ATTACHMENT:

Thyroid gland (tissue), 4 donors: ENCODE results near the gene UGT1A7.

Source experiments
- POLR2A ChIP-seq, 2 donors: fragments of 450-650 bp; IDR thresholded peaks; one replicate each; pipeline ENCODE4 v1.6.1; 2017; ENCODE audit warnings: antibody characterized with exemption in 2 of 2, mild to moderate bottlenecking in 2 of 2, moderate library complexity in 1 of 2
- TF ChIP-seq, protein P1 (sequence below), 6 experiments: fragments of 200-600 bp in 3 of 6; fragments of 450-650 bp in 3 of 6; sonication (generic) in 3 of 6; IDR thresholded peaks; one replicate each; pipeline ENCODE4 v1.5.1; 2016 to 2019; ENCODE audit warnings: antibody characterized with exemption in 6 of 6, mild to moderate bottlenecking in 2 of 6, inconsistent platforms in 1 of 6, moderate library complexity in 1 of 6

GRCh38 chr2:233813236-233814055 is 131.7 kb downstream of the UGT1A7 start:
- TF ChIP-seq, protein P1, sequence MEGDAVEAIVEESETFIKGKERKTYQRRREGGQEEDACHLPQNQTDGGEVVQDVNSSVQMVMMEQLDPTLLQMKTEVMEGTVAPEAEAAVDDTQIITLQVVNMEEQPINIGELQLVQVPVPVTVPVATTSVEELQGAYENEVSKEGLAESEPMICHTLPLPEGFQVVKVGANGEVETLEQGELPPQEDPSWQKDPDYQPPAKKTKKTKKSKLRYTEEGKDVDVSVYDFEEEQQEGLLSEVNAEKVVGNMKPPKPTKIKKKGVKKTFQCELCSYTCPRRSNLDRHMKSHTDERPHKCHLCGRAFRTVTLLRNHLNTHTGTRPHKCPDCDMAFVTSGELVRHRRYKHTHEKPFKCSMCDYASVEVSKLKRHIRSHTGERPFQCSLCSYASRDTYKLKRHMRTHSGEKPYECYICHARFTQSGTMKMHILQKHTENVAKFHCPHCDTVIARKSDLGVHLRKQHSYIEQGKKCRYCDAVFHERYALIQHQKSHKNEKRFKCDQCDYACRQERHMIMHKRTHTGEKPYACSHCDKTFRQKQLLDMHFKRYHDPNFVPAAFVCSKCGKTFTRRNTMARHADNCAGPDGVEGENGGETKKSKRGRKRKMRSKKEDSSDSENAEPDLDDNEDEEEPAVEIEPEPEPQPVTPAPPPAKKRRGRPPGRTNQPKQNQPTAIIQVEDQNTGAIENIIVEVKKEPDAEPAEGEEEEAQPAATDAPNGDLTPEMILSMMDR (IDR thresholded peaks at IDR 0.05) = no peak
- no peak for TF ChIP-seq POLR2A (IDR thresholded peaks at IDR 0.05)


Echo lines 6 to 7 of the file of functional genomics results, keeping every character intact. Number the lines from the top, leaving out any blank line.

- TF ChIP-seq, protein P1, sequence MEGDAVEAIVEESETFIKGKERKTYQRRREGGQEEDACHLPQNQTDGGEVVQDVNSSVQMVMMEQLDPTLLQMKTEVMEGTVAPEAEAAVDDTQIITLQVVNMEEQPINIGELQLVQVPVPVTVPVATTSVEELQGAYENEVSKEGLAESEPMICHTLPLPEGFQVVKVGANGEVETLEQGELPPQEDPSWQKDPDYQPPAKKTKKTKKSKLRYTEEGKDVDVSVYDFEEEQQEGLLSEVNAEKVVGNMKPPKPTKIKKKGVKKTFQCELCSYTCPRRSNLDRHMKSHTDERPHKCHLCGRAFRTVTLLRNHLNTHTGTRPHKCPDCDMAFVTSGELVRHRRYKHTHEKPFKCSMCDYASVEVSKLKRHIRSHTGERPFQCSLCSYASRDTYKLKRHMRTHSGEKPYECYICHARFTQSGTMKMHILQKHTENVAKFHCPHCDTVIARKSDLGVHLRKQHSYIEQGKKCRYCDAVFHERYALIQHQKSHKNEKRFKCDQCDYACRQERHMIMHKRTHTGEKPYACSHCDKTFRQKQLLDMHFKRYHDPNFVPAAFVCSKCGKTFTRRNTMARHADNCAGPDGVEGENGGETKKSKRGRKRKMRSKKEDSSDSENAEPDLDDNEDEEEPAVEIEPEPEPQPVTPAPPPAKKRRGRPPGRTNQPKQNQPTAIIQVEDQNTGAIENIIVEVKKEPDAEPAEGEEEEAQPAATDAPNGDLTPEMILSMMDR (IDR thresholded peaks at IDR 0.05) = no peak
- no peak for TF ChIP-seq POLR2A (IDR thresholded peaks at IDR 0.05)